1.Co- habitation I s A Blessing For More Sleep

Co-habitation with your baby gives you both more sleep

Your baby should sleep in the same room as you for his first six months, for both day and night-time sleeps. Coping with night-time waking may be easier if your baby’s right next to you, in a cot, Moses basket or bedside cot. This is a three-sided cot which sits right next to your bed, with the open side level with your mattress.

Having your baby next to you makes it easier to reach across to him. You won’t need to get out of bed to feed him, and you may be able to stay half asleep yourself. If you do use a bedside cot, make sure it’s securely fastened to the side of your bed and that there are no gaps where your baby could become stuck.

Keeping your baby close to you at night also helps you pick up on his early feeding cues, such as restlessness and sucking his fingers. That means you can respond to him and start a feed, before he wakes fully and starts to cry.

During a feed, keep noises low and the lights dim. This will help you both get back to sleep more easily after a feed. It will also help your baby get used to the difference between day and night.

If you want to breastfeed your baby in bed with you, lie in the ‘C’ position to help keep your baby safe. The ‘C’ position is when you lie on your side, facing your baby, with your body curled around him in a protective C-shape.

Place your lower arm above your baby’s head and draw your knees up under his feet. You’ll probably lie in this position instinctively, as it helps to have your baby lying level with your breasts so he can feed.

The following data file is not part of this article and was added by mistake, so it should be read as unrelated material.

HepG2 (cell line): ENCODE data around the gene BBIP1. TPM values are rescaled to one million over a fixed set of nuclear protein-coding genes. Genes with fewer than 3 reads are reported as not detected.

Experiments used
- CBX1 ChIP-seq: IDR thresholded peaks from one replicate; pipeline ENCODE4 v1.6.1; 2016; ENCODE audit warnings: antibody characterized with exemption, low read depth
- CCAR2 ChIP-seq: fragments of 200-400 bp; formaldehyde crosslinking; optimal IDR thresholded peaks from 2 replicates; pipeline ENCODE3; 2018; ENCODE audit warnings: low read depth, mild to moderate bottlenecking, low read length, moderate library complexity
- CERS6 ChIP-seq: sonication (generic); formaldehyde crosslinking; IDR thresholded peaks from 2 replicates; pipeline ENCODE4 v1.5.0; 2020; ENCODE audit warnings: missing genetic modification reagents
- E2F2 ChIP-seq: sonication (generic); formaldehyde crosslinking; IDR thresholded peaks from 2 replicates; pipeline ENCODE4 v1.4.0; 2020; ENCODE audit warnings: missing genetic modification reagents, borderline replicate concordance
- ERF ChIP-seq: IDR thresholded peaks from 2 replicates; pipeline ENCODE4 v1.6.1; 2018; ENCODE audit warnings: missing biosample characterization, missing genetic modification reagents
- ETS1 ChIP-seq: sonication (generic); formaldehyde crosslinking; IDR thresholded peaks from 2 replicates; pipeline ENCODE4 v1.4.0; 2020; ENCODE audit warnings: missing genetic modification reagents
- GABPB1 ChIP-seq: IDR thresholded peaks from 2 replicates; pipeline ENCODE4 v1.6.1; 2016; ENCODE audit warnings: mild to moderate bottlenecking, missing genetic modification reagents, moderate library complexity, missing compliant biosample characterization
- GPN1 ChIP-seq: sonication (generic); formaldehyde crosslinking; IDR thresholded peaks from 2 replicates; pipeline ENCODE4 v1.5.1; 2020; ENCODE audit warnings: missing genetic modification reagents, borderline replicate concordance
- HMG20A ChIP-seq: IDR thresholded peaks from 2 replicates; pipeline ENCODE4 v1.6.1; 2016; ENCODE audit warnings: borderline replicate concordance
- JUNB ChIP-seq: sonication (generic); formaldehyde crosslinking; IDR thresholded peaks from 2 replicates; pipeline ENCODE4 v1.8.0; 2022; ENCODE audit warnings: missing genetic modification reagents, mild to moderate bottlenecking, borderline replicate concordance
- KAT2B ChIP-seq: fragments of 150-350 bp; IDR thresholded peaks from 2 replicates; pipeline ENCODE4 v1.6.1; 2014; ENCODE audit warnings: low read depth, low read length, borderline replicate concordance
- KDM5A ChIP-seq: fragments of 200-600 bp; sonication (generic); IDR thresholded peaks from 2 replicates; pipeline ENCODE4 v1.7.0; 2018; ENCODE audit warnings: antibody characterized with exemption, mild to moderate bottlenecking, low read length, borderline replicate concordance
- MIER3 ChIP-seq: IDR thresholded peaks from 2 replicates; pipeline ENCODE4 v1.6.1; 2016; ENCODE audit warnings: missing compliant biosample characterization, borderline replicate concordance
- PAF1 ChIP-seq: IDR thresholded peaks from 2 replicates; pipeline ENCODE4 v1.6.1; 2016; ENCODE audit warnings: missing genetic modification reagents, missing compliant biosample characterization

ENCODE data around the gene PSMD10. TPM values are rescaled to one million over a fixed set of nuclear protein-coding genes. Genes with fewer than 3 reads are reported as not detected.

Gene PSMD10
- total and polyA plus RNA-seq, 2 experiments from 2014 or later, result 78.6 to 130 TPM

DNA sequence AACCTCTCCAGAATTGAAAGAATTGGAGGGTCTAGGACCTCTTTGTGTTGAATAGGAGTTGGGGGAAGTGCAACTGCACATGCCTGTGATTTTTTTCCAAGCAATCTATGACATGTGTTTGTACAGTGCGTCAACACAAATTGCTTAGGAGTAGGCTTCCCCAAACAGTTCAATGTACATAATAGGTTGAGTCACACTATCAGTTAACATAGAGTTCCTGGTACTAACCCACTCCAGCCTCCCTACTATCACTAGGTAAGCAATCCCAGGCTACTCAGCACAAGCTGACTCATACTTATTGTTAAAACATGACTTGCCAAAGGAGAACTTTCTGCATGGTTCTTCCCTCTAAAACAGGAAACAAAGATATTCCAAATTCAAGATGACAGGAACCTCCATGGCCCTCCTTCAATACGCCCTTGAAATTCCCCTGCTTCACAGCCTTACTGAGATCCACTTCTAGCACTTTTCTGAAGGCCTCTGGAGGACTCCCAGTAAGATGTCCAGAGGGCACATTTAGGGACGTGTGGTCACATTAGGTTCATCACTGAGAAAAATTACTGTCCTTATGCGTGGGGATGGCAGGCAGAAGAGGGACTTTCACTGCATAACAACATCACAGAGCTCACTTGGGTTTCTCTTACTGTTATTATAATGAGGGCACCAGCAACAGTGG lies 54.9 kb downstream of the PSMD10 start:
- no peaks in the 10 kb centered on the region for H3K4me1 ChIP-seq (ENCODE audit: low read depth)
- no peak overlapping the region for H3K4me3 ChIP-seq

Many parents co-sleep with their baby, even when they never intended to. It’s one of the ways of coping with disturbed nights and the demands of feeding.

Co-sleeping with your baby gives him the opportunity to feed whenever he likes, without disturbing you too much. This usually leads to more feeds, which increases your breast milk supply. Breastfeeding also releases hormones that help you and your baby feel sleepy and relaxed. You may hear co-sleeping and breastfeeding being called “breastsleeping”.

Make sure you know how to co-sleep safely. Never sleep with your baby in an armchair or on the sofa . These are two of the most dangerous places for you to sleep with your baby, as he may become wedged in the cushions if you fall asleep while holding him.

Bear in mind that, although sudden infant death syndrome (SIDS) is rare, co-sleeping can increase the risk of it happening, if:

  • You, or your partner, have been drinking alcohol, or have taken medication that makes you feel drowsy.
  • You or your partner smokes, or uses e-cigarettes, even if you never smoke in bed.
  • Your baby is under three months old, was premature (born before 37 weeks) or had a low birth weight (less than 2.5kg or 5.5lbs).

Some experts also recommend avoiding co-sleeping if you’re feeling particularly tired.

Read our article about co-sleeping safely to find out more.

2. Would my baby sleep better on formula?